But added guidance is provided by cross-references. They accompany most of the suttas in Leaves and lead us to related discourses throughout the anthology. By following strings of cross-references, we can explore themes and variations that surface among all the teachings in the set’s four volumes. What a great feature! It reflects Thanissaro’s laudable efforts to make Leaves function as a whole, so our understanding of any one sutta can be informed by and enriched within a greater context.
Many suttas include endnotes that explain tricky turns of phrase or provide enriching background information. The notes are clear and helpful, though not abundant. A good number of suttas have prefatory comments, all of which are instructive, and some help us uncover hidden meaning within the text. Some of the endnotes and comments are also used to gently keep us on “the straight and narrow,” as defined by Thanissaro in the set’s introduction.
There Ajaan Thanissaro addresses a topical question: Are the Pali suttas really what the Buddha taught? In his pragmatic view, the proof is in the pudding. Put the suttas into practice and see whether they lead to the end of suffering. If they do, what more need we ask? With that orientation, Thanissaro lays out a personal strategy he derives from the suttas themselves. It’s a comprehensive system for using the suttas as a guide to skillful practice, and for using our practice (guided by “people of integrity”) to ensure our understanding of the suttas is true. From all indications, Thanissaro believes that particular approach produces the best results. But he leaves us free to take whatever we may from the suttas—and from his own estimable work.
Which brings us to how we might use these four volumes of his. First, they could serve as our primary resource for the Pali texts. Remember, though, Leaves is an anthology. Most suttas are missing from the set, the inclusion of any particular sutta is not guaranteed, and a great many of the discourses omitted from Leaves are gems. That’s why, for instance, I wouldn’t trade the complete Majjhima or Samyutta Nikāya for its counterpart in Leaves.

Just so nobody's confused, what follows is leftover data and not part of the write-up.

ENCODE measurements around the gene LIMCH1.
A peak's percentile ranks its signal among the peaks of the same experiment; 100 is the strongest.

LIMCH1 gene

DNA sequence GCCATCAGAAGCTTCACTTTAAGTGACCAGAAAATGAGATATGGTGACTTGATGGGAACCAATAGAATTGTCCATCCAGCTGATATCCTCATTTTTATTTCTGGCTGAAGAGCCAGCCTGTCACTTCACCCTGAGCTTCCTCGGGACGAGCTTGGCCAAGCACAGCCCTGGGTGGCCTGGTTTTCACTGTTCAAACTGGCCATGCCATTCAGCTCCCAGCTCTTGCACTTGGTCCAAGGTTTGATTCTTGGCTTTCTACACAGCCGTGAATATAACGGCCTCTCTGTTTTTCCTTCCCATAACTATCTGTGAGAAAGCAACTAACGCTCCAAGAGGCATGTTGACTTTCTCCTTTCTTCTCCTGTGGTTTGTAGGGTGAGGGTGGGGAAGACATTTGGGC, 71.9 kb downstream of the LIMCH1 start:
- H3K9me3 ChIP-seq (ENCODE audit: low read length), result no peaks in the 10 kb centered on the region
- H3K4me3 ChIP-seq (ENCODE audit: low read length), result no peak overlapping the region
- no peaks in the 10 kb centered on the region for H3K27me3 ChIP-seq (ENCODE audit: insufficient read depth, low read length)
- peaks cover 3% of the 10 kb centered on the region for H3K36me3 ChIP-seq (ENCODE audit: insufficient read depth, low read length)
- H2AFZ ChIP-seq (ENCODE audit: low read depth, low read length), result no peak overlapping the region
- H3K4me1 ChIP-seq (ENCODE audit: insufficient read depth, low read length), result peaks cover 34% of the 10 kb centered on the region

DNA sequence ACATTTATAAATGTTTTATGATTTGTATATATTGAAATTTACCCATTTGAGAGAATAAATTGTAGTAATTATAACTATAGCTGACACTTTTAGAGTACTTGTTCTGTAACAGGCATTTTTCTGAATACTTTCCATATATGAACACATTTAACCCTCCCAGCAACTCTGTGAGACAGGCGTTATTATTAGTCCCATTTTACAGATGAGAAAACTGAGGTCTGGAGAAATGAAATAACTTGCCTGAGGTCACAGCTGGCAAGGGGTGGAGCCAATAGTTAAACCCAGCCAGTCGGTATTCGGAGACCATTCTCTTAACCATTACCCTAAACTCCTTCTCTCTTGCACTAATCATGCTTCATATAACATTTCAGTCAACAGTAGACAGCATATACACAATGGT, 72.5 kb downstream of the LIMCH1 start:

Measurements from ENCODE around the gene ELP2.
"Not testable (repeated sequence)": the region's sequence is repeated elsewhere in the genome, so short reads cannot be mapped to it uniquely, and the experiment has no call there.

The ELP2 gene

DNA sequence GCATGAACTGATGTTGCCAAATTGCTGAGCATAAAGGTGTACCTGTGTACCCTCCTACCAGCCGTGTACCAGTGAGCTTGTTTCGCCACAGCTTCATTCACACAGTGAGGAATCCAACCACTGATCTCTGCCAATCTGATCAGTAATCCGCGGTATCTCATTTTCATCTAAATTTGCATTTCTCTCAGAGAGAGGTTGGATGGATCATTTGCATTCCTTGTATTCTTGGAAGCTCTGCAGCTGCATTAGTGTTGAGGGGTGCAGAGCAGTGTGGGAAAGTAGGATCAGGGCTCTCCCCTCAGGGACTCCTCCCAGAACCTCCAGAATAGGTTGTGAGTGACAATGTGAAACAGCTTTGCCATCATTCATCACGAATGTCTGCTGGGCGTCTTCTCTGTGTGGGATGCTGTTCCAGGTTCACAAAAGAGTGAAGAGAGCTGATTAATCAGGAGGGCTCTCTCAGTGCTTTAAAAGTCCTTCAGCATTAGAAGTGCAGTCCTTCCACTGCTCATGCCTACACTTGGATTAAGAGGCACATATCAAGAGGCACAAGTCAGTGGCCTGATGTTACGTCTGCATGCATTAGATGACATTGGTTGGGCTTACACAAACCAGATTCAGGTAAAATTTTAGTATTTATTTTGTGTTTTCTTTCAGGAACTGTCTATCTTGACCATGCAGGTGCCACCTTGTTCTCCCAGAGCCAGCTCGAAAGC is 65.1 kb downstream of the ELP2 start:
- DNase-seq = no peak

On the other hand, Leaves surveys the entire Pitaka. So now it’s easy for us to acquaint ourselves with each of the five nikāyas’ distinctive qualities, assured that we are sampling much of the best each has to offer. (And notably, some of the Khuddaka’s short collections, full of inspired teachings, were not readily available before Leaves.) If we were to wend our way through the entire anthology, our view of the teachings would be panoramic, and likely spectacular.
Finally, Leaves goes hand in hand with the works of Bhikkhu Bodhi, which some authorities consider the gold standard of English-language sutta translation. By virtue of their superb quality and growing stature, Bodhi’s works risk becoming “The Word.” That would be unfortunate, like having only one eye: things might look pretty flat. Thanissaro (among others), with his unorthodox renderings and informal style, affords us some depth perception. Speaking for myself—as a real Bodhi devotee—Leaves is proving effective in just that way.
By any reckoning, Handful of Leaves is a resource to treasure.